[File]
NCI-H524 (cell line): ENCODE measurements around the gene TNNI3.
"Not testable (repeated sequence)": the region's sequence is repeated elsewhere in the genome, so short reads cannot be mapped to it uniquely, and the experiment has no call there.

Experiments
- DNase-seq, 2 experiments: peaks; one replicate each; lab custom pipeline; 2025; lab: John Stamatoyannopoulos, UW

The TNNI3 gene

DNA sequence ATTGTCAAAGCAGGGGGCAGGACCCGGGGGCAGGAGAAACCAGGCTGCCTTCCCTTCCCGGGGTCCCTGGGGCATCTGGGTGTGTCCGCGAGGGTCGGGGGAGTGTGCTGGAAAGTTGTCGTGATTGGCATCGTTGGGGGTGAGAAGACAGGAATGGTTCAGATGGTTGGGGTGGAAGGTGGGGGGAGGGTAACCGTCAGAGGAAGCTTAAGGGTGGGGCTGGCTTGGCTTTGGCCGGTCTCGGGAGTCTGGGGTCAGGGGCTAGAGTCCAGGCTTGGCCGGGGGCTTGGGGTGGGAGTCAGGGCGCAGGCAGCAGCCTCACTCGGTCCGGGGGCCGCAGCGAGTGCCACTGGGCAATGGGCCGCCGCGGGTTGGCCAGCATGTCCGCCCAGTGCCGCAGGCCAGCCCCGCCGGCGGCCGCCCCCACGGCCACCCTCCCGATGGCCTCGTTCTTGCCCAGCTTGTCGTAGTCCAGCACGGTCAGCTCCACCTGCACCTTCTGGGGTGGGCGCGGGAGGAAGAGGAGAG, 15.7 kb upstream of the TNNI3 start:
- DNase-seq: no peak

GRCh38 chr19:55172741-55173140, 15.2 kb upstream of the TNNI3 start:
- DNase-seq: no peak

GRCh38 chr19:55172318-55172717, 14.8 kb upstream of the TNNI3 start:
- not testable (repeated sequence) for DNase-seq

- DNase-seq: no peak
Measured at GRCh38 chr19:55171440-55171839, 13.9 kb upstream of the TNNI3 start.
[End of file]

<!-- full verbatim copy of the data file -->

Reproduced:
NCI-H524 (cell line): ENCODE measurements around the gene TNNI3.
"Not testable (repeated sequence)": the region's sequence is repeated elsewhere in the genome, so short reads cannot be mapped to it uniquely, and the experiment has no call there.

Experiments
- DNase-seq, 2 experiments: peaks; one replicate each; lab custom pipeline; 2025; lab: John Stamatoyannopoulos, UW

The TNNI3 gene

DNA sequence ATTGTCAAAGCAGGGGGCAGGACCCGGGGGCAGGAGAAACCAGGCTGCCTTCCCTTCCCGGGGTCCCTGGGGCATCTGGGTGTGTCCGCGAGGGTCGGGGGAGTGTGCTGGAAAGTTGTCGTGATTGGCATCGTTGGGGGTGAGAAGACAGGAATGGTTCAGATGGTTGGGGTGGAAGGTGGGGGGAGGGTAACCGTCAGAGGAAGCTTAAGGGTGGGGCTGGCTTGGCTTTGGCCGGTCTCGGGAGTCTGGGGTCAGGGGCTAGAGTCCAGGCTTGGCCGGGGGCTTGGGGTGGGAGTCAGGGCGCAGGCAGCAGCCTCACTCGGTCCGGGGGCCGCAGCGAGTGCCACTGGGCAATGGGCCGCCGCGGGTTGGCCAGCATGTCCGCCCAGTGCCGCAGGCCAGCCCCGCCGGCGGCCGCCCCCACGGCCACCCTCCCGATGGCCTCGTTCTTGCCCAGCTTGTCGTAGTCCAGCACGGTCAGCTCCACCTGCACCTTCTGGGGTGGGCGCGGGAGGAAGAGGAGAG, 15.7 kb upstream of the TNNI3 start:
- DNase-seq: no peak

GRCh38 chr19:55172741-55173140, 15.2 kb upstream of the TNNI3 start:
- DNase-seq: no peak

GRCh38 chr19:55172318-55172717, 14.8 kb upstream of the TNNI3 start:
- not testable (repeated sequence) for DNase-seq

- DNase-seq: no peak
Measured at GRCh38 chr19:55171440-55171839, 13.9 kb upstream of the TNNI3 start.